Many home sellers in the Twin Cities are feeling a fall chill.

After a robust summer, home sales across the 13-county metro are slipping, and so are price gains. That is not necessarily the case for some entry-level sellers with move-in-ready houses, which are still fetching their asking price — or more.

During September, home buyers in the Twin Cities signed 4,957 purchase agreements, 1,000 fewer than the previous month, according to Minneapolis Area Realtors. The median sales price increased 6.6%, to $279,250.

“Attractive interest rates have unleashed some of the pent-up demand from earlier this year,” said Todd Urbanski, president of Minneapolis Area Realtors. “But each price point, product type and area is unique.”

On average, sellers who closed in September got $160 per square foot — 4.8% more than last year. That price gain is about half the annual increases that were posted last year at this time.

The seasonal slowdown comes in the midst of prime buying conditions. Mortgage interest rates remain near historic lows, and the supply of listings for move-up buyers has remained steady and well balanced.

Entry-level buyers, however, are struggling despite the overall decline in signed contracts. First-time buyers and downsizing baby boomers are battling for a dwindling number of listings. During September. listings priced at less than $300,000 declined 9% vs. last year. That shortage is stifling sales in that price range, which saw a 6% decline in closings.

In contrast, sales of houses priced at more than $300,000 increased by the double digits, but not without seller discounts. Across the metro, sellers drew 98.5% of their asking price during September, slightly less than the previous month despite bidding wars on some of the most affordable houses and those in move-in ready condition.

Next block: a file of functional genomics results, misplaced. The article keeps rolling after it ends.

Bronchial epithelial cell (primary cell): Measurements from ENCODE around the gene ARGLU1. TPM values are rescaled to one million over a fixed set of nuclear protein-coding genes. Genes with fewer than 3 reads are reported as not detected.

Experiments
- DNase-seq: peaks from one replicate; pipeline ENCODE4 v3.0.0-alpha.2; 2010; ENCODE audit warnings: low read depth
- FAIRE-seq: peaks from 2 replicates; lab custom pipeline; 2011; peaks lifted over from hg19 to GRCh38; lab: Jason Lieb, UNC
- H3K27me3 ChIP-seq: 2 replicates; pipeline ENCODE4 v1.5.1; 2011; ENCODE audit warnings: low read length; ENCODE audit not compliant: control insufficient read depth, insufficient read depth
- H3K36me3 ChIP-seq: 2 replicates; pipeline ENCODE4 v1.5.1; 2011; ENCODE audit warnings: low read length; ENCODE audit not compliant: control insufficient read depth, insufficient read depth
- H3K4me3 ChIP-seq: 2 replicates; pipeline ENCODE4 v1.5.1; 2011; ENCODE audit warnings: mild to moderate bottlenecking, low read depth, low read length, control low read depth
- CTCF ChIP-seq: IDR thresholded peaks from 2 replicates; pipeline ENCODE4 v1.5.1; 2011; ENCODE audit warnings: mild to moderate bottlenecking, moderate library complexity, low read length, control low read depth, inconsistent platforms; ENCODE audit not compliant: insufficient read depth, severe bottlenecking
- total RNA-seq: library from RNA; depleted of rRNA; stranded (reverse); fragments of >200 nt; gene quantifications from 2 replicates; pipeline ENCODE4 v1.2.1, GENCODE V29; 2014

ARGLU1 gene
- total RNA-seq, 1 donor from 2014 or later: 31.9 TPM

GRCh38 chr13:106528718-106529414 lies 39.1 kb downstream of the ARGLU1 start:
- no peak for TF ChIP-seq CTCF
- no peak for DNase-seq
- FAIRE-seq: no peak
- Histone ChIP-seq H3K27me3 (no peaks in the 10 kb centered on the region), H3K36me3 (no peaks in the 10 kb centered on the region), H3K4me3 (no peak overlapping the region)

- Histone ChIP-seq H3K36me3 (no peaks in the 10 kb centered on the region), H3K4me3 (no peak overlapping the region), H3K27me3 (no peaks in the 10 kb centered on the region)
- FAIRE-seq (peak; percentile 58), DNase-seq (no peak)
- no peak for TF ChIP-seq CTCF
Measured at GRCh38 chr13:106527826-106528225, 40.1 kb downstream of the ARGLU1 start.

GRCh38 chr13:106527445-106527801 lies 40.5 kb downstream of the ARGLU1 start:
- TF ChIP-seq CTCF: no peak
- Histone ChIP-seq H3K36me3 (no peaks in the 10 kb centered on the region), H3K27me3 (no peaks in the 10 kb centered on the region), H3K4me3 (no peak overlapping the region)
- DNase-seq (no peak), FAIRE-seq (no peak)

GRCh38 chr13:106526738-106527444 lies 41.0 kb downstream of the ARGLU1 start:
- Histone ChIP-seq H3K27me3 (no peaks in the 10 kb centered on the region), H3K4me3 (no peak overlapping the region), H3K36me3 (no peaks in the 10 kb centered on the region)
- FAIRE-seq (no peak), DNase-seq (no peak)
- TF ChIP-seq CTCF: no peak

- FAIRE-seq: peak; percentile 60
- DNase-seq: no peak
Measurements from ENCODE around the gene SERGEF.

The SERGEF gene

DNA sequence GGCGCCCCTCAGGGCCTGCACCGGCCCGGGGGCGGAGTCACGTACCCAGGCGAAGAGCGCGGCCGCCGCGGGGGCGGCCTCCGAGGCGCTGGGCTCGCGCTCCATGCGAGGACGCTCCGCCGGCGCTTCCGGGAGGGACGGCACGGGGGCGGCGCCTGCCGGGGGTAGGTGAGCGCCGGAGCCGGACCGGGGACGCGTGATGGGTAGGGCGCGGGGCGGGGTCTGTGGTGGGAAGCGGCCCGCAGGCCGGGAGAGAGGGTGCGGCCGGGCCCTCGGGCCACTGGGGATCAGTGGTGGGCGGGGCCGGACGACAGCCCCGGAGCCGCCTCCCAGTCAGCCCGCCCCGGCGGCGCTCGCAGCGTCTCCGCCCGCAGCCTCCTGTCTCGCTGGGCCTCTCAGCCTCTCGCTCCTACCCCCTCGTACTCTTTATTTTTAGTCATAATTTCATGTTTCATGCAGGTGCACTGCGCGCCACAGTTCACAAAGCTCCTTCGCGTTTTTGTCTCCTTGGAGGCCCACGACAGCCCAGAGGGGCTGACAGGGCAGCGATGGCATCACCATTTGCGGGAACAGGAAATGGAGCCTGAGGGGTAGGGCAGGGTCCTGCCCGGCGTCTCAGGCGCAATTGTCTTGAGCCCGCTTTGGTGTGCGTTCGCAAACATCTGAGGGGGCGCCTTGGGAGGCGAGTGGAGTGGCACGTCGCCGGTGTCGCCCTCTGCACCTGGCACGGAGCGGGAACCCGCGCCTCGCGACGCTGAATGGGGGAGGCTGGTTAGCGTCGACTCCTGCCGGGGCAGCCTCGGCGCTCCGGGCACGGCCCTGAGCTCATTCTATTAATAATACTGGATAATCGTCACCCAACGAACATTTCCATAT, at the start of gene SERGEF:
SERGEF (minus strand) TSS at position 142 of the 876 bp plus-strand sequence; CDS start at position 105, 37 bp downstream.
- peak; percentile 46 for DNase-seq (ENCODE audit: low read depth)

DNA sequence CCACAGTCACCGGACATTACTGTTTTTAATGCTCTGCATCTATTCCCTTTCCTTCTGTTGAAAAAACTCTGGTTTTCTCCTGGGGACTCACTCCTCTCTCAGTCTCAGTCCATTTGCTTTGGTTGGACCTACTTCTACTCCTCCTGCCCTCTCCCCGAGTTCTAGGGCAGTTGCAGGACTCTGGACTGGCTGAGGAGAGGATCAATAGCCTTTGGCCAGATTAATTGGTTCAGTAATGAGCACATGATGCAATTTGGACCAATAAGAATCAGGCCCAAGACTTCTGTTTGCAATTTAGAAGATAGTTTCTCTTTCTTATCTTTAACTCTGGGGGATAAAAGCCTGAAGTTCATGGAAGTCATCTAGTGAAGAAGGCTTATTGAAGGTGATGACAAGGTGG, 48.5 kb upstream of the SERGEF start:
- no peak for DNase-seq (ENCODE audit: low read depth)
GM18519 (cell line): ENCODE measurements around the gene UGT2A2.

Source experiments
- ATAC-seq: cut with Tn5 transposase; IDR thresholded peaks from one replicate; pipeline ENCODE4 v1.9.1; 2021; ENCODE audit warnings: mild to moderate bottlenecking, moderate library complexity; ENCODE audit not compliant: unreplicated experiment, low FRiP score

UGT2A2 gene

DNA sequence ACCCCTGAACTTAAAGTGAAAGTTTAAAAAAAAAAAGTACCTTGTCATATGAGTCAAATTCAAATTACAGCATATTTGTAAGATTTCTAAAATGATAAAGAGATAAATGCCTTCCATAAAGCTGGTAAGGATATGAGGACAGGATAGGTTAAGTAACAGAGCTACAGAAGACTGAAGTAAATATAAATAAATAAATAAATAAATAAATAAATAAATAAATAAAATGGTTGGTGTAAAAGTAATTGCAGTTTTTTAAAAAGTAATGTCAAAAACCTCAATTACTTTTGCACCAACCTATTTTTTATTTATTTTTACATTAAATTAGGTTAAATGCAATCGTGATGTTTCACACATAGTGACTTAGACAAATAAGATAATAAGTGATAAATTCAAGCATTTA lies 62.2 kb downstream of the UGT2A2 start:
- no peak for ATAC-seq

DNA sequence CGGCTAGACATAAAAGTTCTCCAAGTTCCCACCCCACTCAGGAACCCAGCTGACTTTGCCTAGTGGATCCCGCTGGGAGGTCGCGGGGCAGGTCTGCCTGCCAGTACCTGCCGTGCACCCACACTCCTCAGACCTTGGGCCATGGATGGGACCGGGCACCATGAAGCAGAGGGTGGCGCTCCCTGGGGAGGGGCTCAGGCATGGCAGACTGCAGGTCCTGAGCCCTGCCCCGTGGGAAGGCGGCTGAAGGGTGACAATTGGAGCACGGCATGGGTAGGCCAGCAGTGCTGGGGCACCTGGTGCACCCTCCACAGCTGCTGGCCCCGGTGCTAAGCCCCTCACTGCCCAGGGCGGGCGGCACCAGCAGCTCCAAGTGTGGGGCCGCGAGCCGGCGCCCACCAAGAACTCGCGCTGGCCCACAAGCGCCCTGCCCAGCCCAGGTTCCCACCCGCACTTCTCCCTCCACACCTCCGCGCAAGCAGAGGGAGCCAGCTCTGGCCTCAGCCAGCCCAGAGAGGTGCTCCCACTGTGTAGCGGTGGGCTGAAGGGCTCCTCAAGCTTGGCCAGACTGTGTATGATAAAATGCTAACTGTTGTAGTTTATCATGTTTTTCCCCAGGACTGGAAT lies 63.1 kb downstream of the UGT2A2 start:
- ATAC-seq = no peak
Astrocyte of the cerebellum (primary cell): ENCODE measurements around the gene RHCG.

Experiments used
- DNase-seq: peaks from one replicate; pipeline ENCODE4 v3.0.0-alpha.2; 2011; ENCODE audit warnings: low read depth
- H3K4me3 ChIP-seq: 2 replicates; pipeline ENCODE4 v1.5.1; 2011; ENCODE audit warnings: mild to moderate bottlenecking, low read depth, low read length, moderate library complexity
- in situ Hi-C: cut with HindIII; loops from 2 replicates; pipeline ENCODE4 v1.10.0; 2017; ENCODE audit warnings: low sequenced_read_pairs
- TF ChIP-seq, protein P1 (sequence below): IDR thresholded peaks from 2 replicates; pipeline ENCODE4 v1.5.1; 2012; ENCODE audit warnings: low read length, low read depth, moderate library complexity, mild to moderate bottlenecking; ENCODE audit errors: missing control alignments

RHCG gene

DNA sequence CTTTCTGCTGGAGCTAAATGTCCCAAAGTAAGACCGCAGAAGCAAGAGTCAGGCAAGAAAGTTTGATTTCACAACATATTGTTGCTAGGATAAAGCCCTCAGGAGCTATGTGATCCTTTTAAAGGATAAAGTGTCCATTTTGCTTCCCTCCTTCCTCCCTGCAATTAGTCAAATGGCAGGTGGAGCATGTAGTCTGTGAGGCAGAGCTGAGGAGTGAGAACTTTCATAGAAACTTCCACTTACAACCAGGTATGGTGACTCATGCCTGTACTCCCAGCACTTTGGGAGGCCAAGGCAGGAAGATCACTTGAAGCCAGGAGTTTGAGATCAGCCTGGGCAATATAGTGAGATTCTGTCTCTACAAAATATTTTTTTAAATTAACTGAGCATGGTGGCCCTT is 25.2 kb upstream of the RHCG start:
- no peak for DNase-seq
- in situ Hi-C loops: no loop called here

The situation is somewhat confounding to Ian Harrison, who has already discounted the price of his four-bedroom, 2.5-bathroom house at least four times during the two months he has been trying to sell it. Still, he has yet to receive a single offer on the house, which is just seven blocks from Lake Harriet in the typically high-demand Fulton neighborhood in southwest Minneapolis. He is now planning another price reduction on the house, which is currently priced at $589,900.

“We’re kind of an inbetweener on the price point,” he said, noting that several less-expensive houses in the neighborhood have sold quickly.

For the market as a whole, Harrison’s situation is no outlier. On average, houses sold within 43 days.

The house is in move-in-ready condition and has all the features most buyers want today, he said, but he blames the situation on a weak pricing strategy and bad timing. He acknowledges pricing the house higher than he expected to sell for with the expectation that a buyer would negotiate a lower price, and he is worried that’s he has missed the biggest wave of buyers.

“August is not a great month [to list a house],” he said. “Everyone has already purchased a home or they’re out on vacation before school starts.”

Harrison, who has already moved and is eager to sell the property, is simultaneously offering the house for rent.

“Whoever signs first wins,” he said.

The housing-market situation in the Twin Cities is part of a broader national trend. On Thursday, Zillow reported that across the country during September there were 6.4% fewer houses on the market compared with last year, with a double-digit decline in houses in the bottom third of the price range.

“That’s not great news for those frustrated by the housing market and looking to buy their first home,” said Cheryl Young, a senior economist at Zillow.

Young said that buyers and sellers in the Twin Cities shouldn’t fret. Price growth in the metro has been far more moderate than the national average, especially compared with coastal markets, and that’s good news for those who are worried about getting priced out.

“That doesn’t mean prices are going down,” said Young. “But there have been challenges in the market as prices have escalated and people are more wary of jumping into the housing market.”